By Erika Schnitzer, Associate EditorWaltham, Mass.—The number of applicants a community is processing per apartment decreased dramatically, according to a RentGrow report, entitled “Trends in Applicant Traffic and Quality.”Consistently over the last 10 to 15 years, processing rates, which measure how many applicants a community is processing per apartment, measured between 0.9 and 1 percent, or application per apartment unit, explains Mike Lapsley, CEO of RentGrow. Over the last 18 months, however, the average has dropped by about 20 percent, according to RentGrow’s data.Year-over-year, the processing rate change was the greatest between January 2008 and January 2009, with a 20.4 percent decline. Between February 2008 and February 2009, the processing rate declined 15.3 percent. From March 2008 to March 2009, the rate dropped 4.0 percent, and the decline year-over-year to April 2009 was 15.9 percent. The difference between May 2008 and May 2009 was negative 13.7 percent.Lapsley notes that this measurement is “a very seasonal number, so while November and December have really low numbers, in June, July and August, that number is almost doubled.” Additionally, he notes that March and April are particularly interesting because of the Easter holiday. Last year, the holiday fell in March, making it a weak month, as well as making it appear that March 2009 was much stronger than others.Furthermore, Lapsley tells MHN, the June figures show that the processing rate is down 6 to 7 percent. While this would lead many to believe that the market has hit bottom, he cautions, “we have seen good months and you think it’s the beginning of the end of the cycle, and then you have a bad month.”With high vacancies partially resulting from an increasing shadow market throughout the nation, apartment managers need to take more risky applicants than they would like. By conducting a study of applicant credit quality across applicants screened by RentGrow between 2007 and 2009, the company found that applicant credit quality in the first quarter of 2009 was 1.7 percent lower than in the first quarter of 2008 and 3.9 percent lower than the first quarter of 2007.Lapsley recommends that managers “review your criteria and make sure you are balancing the need to fill the apartments with quality people but you’re not being overly strict.” For example. some apartment companies are beginning to ignore such things as medical debts, student loans and foreclosures. Others are adjusting the number of years scored. “You have to factor in the property type also, but our experience has been that you can do these things fairly successfully. We are studying our bad debt numbers, and our model works in terms of validation,” says Lapsley. “The trick is making sure you get the right criteria” for the property type.Although it is nearly impossible to predict when the market will bottom out and begin to turn around, Lapsley notes that the thing to watch is the job loss number. “We have figured out a strong correlation between the jobs number and this processing rate, and it seems to be about a two-month lag.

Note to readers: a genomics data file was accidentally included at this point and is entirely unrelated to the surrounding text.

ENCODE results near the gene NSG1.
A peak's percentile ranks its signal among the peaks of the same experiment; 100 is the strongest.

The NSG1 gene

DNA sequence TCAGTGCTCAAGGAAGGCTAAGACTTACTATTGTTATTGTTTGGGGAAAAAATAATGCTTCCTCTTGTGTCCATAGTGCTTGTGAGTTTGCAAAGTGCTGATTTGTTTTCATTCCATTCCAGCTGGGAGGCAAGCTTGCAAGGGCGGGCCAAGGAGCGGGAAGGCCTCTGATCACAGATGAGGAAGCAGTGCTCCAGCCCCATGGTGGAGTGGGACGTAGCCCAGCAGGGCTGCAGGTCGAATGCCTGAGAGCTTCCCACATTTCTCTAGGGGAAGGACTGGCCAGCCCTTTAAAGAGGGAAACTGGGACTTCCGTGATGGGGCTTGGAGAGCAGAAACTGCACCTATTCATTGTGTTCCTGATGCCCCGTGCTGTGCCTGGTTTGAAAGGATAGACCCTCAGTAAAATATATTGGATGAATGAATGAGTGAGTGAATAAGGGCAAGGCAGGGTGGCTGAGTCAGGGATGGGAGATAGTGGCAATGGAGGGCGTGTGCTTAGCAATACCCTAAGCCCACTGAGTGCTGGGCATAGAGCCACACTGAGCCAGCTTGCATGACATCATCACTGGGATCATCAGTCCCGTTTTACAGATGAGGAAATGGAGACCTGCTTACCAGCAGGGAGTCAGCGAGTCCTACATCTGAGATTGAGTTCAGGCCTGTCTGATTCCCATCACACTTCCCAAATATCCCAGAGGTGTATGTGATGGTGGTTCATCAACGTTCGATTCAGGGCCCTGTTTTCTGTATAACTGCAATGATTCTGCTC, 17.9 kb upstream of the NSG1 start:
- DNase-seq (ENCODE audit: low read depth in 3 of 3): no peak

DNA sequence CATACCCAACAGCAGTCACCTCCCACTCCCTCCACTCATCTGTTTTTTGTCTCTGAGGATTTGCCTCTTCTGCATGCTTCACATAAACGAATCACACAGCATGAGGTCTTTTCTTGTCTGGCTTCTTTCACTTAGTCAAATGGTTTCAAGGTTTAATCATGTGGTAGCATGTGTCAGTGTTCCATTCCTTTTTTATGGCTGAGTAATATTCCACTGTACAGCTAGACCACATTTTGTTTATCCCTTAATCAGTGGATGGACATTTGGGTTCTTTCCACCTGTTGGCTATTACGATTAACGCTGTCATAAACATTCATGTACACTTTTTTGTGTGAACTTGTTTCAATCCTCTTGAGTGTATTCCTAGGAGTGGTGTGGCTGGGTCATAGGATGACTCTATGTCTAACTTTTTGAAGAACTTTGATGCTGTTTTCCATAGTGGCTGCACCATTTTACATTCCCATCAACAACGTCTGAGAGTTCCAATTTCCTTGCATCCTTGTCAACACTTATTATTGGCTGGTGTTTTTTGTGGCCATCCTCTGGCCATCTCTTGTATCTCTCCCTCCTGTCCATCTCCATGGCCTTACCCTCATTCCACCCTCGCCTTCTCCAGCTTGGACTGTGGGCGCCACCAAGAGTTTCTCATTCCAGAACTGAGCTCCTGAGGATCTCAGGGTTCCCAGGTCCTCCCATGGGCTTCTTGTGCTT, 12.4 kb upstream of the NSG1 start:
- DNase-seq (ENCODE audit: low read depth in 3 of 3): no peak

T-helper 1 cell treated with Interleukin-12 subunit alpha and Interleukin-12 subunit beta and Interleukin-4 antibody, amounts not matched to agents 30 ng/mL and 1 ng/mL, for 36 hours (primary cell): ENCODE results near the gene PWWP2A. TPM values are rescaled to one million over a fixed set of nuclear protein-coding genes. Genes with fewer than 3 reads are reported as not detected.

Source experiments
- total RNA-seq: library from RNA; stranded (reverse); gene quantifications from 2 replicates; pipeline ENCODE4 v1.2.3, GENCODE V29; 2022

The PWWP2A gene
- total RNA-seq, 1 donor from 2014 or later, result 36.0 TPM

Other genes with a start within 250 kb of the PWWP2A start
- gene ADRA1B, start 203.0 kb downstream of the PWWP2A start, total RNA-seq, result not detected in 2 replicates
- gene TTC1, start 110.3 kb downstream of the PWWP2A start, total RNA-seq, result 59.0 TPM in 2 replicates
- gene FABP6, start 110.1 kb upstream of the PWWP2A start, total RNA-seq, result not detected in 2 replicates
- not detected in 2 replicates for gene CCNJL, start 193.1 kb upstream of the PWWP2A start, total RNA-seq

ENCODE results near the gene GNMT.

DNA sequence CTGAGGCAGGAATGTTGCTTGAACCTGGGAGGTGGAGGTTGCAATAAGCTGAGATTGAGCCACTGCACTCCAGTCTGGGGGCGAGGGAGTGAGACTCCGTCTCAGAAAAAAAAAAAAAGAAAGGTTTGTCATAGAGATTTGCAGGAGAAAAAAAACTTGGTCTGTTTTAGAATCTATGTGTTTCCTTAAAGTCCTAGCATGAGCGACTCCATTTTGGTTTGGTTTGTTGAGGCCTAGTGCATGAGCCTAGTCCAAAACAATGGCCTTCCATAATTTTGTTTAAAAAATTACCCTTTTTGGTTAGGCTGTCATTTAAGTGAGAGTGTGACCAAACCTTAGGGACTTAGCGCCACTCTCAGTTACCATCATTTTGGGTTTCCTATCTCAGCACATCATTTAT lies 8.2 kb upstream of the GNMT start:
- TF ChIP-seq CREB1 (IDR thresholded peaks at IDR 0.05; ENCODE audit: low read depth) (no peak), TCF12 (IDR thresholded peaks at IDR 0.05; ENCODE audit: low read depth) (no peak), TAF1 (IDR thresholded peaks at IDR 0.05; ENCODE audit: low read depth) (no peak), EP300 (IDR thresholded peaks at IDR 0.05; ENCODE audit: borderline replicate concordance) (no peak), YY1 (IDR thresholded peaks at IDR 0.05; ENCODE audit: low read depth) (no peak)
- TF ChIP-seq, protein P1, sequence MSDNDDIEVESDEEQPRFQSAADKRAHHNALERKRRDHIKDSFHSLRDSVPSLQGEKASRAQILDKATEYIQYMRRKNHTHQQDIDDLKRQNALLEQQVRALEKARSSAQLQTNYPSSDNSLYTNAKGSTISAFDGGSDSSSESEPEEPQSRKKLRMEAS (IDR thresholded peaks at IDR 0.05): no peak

Prospect Traffic and Quality Fall in Apartment Communities
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